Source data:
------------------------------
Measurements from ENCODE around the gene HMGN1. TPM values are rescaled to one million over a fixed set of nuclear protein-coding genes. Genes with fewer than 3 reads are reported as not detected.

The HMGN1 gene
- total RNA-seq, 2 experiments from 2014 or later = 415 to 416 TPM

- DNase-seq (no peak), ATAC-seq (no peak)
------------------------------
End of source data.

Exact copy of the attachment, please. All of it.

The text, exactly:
Measurements from ENCODE around the gene HMGN1. TPM values are rescaled to one million over a fixed set of nuclear protein-coding genes. Genes with fewer than 3 reads are reported as not detected.

The HMGN1 gene
- total RNA-seq, 2 experiments from 2014 or later = 415 to 416 TPM

- DNase-seq (no peak), ATAC-seq (no peak)